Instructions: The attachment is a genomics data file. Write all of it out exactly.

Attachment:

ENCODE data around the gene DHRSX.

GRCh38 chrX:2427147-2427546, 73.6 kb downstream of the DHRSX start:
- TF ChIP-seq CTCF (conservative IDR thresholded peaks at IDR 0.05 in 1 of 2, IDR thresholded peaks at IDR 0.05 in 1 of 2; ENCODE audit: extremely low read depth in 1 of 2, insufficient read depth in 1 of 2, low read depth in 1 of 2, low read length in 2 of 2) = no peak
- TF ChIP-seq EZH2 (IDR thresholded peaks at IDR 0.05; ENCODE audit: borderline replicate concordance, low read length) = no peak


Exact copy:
ENCODE data around the gene DHRSX.

GRCh38 chrX:2427147-2427546, 73.6 kb downstream of the DHRSX start:
- TF ChIP-seq CTCF (conservative IDR thresholded peaks at IDR 0.05 in 1 of 2, IDR thresholded peaks at IDR 0.05 in 1 of 2; ENCODE audit: extremely low read depth in 1 of 2, insufficient read depth in 1 of 2, low read depth in 1 of 2, low read length in 2 of 2) = no peak
- TF ChIP-seq EZH2 (IDR thresholded peaks at IDR 0.05; ENCODE audit: borderline replicate concordance, low read length) = no peak